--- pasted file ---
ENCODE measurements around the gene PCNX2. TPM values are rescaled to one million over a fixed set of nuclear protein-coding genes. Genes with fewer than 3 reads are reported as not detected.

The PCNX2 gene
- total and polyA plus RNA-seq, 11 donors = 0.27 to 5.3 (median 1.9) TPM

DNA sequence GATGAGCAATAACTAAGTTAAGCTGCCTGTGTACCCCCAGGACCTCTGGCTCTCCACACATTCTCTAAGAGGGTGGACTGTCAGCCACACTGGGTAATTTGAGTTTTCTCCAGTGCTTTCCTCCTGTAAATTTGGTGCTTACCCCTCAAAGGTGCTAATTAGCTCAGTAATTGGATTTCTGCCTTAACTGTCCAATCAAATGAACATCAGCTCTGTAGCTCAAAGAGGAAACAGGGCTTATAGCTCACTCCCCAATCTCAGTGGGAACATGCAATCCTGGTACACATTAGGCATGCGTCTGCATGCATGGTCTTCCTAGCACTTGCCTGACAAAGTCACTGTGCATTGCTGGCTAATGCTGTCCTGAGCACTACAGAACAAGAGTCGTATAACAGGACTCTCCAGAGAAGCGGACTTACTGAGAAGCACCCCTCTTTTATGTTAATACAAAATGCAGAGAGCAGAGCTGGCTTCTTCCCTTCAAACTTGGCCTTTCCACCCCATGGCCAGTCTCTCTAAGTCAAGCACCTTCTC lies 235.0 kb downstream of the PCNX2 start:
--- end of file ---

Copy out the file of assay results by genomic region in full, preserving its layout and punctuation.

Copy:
ENCODE measurements around the gene PCNX2. TPM values are rescaled to one million over a fixed set of nuclear protein-coding genes. Genes with fewer than 3 reads are reported as not detected.

The PCNX2 gene
- total and polyA plus RNA-seq, 11 donors = 0.27 to 5.3 (median 1.9) TPM

DNA sequence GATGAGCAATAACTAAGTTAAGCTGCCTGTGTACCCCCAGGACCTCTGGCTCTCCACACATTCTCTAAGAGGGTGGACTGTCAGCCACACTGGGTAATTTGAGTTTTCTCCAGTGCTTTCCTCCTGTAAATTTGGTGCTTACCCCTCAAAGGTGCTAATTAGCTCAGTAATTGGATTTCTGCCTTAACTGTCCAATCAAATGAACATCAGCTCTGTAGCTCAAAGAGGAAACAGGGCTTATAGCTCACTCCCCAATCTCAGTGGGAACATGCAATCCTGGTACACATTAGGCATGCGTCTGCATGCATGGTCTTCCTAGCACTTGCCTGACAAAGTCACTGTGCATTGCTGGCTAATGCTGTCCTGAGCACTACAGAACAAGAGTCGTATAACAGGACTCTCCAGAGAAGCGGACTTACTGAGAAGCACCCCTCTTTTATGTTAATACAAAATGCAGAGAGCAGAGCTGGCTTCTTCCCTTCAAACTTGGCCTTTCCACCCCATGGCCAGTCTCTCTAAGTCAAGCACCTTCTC lies 235.0 kb downstream of the PCNX2 start: